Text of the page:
First, specificity. When you take time to vividly imagine what your prayer would look like answered and lift that image with all its details upto God you tend to be far more specific in what you pray. For example, I had an extremely unruly Sunday School class of Junior High kids once. (Okay, may be more than just once) I was about to give up on teaching the class. I was at my wits end.
God-incidentally while I was in this struggle I happened to listen to a Richard Foster tape about how to pray by visualizing prayer. I decided to go in early to class one Sunday and take time to pray for each child before they arrived using suggestions Foster had about visualizing the outcome we would love to see happen. I walked around our table and stood behind each empty chair and prayed for the child who would be sitting in it. I visualized them engaged, helping, curious, and enjoying the class. I prayed for each one of them and then for the class as a whole. I pictured how they interacted. Imagined the excitement in their voices.
The result — My class was a very different class from that point forward. I can’t explain how it changed things. I just know it did. At some level, it changed me and I am sure I brought a completely different spirit to the class. May be that’s all it was. Or, then again may be this specificity and attention to pray opened space for the Holy Spirit to move in ways I didn’t quite understand.
By the way, even when you aren’t visualizing prayers one of the best tips on prayer I can give you is to slow down and be specific in what you pray. This will deepen your prayer life in tremendous ways.
Second, extended prayer. When you slow down to visualize prayer you spend more time praying. A prayer of “God please heal Margie’s broken hip.” becomes several minutes of picturing Margie standing straight and tall, happy, free of pain, and delightfully mobile. I find myself more engaged and actively concerned for the person when I do this.
Third, a growing ability to focus. Between the fast pace of media, constantly interrupting cell phones, and an incessant habit of multi-tasking, many people are finding themselves having a growing difficult focusing in prayer. If that is you, then you will very likely struggle at first with visualizing your prayers. (Also, keep reading because I have a free resource to help you overcome a messy distracted mind in prayer.) However, with practice your ability to focus will grow. You will even see an increased focus in your prayers that are not marked by visualization.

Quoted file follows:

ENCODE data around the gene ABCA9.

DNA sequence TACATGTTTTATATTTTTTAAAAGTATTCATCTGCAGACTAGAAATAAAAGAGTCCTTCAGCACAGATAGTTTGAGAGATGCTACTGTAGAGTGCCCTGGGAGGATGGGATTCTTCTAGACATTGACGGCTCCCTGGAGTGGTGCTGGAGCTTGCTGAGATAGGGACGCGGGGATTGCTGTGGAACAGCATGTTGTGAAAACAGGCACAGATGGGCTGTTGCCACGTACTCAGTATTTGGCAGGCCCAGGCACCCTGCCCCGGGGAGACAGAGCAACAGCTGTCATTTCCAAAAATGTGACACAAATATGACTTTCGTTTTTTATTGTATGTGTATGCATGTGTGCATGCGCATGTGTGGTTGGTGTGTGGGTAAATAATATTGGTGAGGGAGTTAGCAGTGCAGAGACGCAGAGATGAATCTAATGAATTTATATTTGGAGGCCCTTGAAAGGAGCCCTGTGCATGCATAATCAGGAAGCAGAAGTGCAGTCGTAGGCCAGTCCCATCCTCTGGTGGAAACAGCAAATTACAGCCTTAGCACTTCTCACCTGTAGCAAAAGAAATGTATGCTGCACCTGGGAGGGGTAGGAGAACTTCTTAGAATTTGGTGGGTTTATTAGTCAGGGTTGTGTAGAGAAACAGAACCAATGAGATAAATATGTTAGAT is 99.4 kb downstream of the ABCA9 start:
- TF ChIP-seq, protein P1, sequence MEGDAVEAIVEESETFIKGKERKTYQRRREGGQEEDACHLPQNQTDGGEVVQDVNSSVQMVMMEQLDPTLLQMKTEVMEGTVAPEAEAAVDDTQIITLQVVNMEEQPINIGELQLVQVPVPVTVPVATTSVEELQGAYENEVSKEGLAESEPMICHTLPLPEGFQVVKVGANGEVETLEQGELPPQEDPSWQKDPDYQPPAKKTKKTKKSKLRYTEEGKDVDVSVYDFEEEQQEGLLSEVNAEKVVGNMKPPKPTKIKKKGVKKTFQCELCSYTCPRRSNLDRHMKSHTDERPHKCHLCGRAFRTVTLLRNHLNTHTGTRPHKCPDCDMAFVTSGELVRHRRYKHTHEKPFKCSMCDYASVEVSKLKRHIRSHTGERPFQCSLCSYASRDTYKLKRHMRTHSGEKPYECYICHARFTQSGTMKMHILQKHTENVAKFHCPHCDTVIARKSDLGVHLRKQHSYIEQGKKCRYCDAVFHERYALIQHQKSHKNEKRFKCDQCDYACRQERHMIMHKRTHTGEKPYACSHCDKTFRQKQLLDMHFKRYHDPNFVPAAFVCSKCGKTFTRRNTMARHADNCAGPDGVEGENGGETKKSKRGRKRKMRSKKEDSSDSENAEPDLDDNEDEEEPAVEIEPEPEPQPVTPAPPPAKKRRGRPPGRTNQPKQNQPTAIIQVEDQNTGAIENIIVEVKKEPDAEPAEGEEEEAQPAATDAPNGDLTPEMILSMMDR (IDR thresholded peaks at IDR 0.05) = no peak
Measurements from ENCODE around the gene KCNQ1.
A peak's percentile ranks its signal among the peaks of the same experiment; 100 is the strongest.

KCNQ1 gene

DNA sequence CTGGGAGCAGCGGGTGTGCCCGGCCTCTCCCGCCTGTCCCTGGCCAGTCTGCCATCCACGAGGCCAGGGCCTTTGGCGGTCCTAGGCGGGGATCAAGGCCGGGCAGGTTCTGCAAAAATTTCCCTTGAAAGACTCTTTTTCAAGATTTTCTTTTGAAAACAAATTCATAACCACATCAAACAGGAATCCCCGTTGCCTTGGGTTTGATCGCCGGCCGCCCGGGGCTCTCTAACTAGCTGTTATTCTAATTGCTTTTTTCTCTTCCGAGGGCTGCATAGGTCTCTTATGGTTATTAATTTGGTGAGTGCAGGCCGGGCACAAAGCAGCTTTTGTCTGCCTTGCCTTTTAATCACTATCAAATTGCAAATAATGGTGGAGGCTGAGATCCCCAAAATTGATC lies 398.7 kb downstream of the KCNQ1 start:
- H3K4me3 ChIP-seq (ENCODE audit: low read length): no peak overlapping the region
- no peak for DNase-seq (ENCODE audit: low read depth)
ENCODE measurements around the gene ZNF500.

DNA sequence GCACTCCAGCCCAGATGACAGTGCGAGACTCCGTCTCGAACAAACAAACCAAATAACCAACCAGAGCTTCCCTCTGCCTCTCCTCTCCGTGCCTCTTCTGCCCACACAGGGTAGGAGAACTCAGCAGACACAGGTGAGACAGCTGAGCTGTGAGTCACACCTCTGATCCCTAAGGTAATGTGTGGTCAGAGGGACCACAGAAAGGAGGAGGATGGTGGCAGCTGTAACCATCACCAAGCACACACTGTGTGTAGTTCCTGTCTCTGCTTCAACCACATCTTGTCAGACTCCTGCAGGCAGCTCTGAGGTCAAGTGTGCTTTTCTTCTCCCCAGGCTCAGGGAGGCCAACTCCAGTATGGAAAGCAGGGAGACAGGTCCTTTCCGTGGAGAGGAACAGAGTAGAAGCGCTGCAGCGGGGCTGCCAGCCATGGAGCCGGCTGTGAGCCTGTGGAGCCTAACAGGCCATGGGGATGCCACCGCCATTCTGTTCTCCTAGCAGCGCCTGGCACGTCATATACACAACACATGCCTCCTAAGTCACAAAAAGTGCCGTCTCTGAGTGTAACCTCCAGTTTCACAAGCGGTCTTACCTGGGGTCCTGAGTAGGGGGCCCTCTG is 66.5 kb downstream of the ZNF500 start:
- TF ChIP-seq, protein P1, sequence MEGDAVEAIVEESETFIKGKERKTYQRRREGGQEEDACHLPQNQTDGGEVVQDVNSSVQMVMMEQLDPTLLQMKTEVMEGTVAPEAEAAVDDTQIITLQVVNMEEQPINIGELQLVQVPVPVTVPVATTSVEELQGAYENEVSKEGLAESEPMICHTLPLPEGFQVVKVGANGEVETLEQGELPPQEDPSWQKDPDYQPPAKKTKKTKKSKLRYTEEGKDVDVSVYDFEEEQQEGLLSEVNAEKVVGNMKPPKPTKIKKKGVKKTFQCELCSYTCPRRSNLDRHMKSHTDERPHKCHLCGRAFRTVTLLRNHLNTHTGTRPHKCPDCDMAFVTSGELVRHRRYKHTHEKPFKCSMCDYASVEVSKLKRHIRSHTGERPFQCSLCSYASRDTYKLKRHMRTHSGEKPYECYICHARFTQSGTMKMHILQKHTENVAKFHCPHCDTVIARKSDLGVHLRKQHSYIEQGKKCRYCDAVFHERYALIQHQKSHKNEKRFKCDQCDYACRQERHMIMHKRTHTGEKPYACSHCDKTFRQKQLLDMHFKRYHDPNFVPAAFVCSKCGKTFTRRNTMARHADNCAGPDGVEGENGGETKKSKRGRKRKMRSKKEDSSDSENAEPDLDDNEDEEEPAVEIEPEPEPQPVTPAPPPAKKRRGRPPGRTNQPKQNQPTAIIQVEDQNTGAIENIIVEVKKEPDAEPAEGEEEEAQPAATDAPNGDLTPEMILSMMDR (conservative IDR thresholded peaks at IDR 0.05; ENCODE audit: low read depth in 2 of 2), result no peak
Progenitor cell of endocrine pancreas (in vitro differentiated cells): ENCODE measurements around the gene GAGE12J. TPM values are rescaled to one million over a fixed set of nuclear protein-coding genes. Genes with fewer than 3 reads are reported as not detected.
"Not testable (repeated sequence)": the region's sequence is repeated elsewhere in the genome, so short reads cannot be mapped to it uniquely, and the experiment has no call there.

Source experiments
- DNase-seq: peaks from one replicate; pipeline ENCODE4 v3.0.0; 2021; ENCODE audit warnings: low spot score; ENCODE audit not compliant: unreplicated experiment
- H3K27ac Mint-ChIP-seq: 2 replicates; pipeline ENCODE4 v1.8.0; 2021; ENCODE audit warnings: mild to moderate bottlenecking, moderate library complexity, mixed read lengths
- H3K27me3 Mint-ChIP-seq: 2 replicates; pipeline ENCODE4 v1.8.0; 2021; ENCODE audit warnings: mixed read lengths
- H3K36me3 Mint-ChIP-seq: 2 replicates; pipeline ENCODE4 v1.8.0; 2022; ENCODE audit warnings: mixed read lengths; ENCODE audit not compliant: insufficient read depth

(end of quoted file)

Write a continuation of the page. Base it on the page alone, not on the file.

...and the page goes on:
Fourth, greater efficacy. Why? How? I don’t know, but prayers that I slow down to actively visualize seem to be more obviously answered. May be I’m just watching with greater frequency because I have a picture in my head that I am waiting to see in reality. Or, may be because the intent of my prayer is so much clearer God is more response. I can’t really explain it and you don’t have to take my word for it. Try visualizing your prayers and draw your own conclusion. So far, though greater efficacy seems to go hand-in-hand with visualizing my prayer.
How to Start.
Select something to focus on in prayer. Picture the person or situation you are praying for as it is now as vividly as you can. Start with a mental image and then one by one layer in all of your other senses. Next, picture how things are changing into how you would hope that they would be. Once again, make the picture as complete and concrete as possible. Hold this image in your mind and lift it up as your prayer to God. It is really that simple and that difficult.
Here is one last thought for you to consider if for some reason you are hesitant to take time to envision your prayers. Many of the revelatory experiences that people have of God in the Bible are dreams and visions. God speaks to people through images that he places in their minds. Doesn’t it just make sense that we might want to communicate back with Him in that same way. God gave us amazing creative minds. Let us use the fullness of our minds to connect with God in prayer.
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Focus is a very real but fortunately correctable problem. You can supercharge your prayer attention with a few simple strategies.
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